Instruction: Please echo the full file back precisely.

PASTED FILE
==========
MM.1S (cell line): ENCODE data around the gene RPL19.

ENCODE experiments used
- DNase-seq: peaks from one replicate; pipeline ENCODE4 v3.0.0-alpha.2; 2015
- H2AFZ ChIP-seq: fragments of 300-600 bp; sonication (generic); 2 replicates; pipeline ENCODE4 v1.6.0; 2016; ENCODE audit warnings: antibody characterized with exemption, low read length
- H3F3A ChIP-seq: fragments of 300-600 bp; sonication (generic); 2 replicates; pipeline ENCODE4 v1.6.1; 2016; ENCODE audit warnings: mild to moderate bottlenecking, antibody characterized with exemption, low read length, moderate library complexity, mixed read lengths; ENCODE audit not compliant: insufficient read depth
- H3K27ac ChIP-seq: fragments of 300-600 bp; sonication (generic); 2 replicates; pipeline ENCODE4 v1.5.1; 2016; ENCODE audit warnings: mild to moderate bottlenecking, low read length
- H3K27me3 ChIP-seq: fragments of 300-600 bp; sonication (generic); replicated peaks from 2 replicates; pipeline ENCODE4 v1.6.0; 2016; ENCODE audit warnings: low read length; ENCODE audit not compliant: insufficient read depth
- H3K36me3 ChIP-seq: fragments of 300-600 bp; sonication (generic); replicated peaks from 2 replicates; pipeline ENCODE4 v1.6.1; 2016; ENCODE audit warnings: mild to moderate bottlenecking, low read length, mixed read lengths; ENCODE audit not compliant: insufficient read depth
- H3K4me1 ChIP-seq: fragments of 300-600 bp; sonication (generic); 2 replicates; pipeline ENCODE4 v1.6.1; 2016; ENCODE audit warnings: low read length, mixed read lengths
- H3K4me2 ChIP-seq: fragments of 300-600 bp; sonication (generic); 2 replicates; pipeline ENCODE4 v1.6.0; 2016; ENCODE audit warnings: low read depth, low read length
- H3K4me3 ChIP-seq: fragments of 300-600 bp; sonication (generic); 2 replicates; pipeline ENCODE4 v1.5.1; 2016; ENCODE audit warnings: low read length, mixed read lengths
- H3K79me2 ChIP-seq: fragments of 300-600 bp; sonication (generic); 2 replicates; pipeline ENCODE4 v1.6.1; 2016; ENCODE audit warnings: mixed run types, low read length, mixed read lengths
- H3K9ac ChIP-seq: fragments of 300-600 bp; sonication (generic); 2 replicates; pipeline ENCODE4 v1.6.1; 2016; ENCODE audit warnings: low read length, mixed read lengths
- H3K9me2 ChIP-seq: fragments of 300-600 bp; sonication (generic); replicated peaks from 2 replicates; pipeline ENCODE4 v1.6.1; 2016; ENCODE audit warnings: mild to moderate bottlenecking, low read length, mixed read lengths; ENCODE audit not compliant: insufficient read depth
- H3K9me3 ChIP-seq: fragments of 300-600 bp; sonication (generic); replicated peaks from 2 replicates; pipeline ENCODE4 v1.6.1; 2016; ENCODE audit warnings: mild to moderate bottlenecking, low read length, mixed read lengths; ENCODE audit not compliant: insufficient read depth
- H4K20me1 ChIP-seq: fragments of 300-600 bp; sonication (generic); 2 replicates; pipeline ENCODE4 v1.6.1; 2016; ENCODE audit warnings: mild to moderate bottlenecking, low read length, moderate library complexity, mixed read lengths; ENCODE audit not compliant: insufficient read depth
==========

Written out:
MM.1S (cell line): ENCODE data around the gene RPL19.

ENCODE experiments used
- DNase-seq: peaks from one replicate; pipeline ENCODE4 v3.0.0-alpha.2; 2015
- H2AFZ ChIP-seq: fragments of 300-600 bp; sonication (generic); 2 replicates; pipeline ENCODE4 v1.6.0; 2016; ENCODE audit warnings: antibody characterized with exemption, low read length
- H3F3A ChIP-seq: fragments of 300-600 bp; sonication (generic); 2 replicates; pipeline ENCODE4 v1.6.1; 2016; ENCODE audit warnings: mild to moderate bottlenecking, antibody characterized with exemption, low read length, moderate library complexity, mixed read lengths; ENCODE audit not compliant: insufficient read depth
- H3K27ac ChIP-seq: fragments of 300-600 bp; sonication (generic); 2 replicates; pipeline ENCODE4 v1.5.1; 2016; ENCODE audit warnings: mild to moderate bottlenecking, low read length
- H3K27me3 ChIP-seq: fragments of 300-600 bp; sonication (generic); replicated peaks from 2 replicates; pipeline ENCODE4 v1.6.0; 2016; ENCODE audit warnings: low read length; ENCODE audit not compliant: insufficient read depth
- H3K36me3 ChIP-seq: fragments of 300-600 bp; sonication (generic); replicated peaks from 2 replicates; pipeline ENCODE4 v1.6.1; 2016; ENCODE audit warnings: mild to moderate bottlenecking, low read length, mixed read lengths; ENCODE audit not compliant: insufficient read depth
- H3K4me1 ChIP-seq: fragments of 300-600 bp; sonication (generic); 2 replicates; pipeline ENCODE4 v1.6.1; 2016; ENCODE audit warnings: low read length, mixed read lengths
- H3K4me2 ChIP-seq: fragments of 300-600 bp; sonication (generic); 2 replicates; pipeline ENCODE4 v1.6.0; 2016; ENCODE audit warnings: low read depth, low read length
- H3K4me3 ChIP-seq: fragments of 300-600 bp; sonication (generic); 2 replicates; pipeline ENCODE4 v1.5.1; 2016; ENCODE audit warnings: low read length, mixed read lengths
- H3K79me2 ChIP-seq: fragments of 300-600 bp; sonication (generic); 2 replicates; pipeline ENCODE4 v1.6.1; 2016; ENCODE audit warnings: mixed run types, low read length, mixed read lengths
- H3K9ac ChIP-seq: fragments of 300-600 bp; sonication (generic); 2 replicates; pipeline ENCODE4 v1.6.1; 2016; ENCODE audit warnings: low read length, mixed read lengths
- H3K9me2 ChIP-seq: fragments of 300-600 bp; sonication (generic); replicated peaks from 2 replicates; pipeline ENCODE4 v1.6.1; 2016; ENCODE audit warnings: mild to moderate bottlenecking, low read length, mixed read lengths; ENCODE audit not compliant: insufficient read depth
- H3K9me3 ChIP-seq: fragments of 300-600 bp; sonication (generic); replicated peaks from 2 replicates; pipeline ENCODE4 v1.6.1; 2016; ENCODE audit warnings: mild to moderate bottlenecking, low read length, mixed read lengths; ENCODE audit not compliant: insufficient read depth
- H4K20me1 ChIP-seq: fragments of 300-600 bp; sonication (generic); 2 replicates; pipeline ENCODE4 v1.6.1; 2016; ENCODE audit warnings: mild to moderate bottlenecking, low read length, moderate library complexity, mixed read lengths; ENCODE audit not compliant: insufficient read depth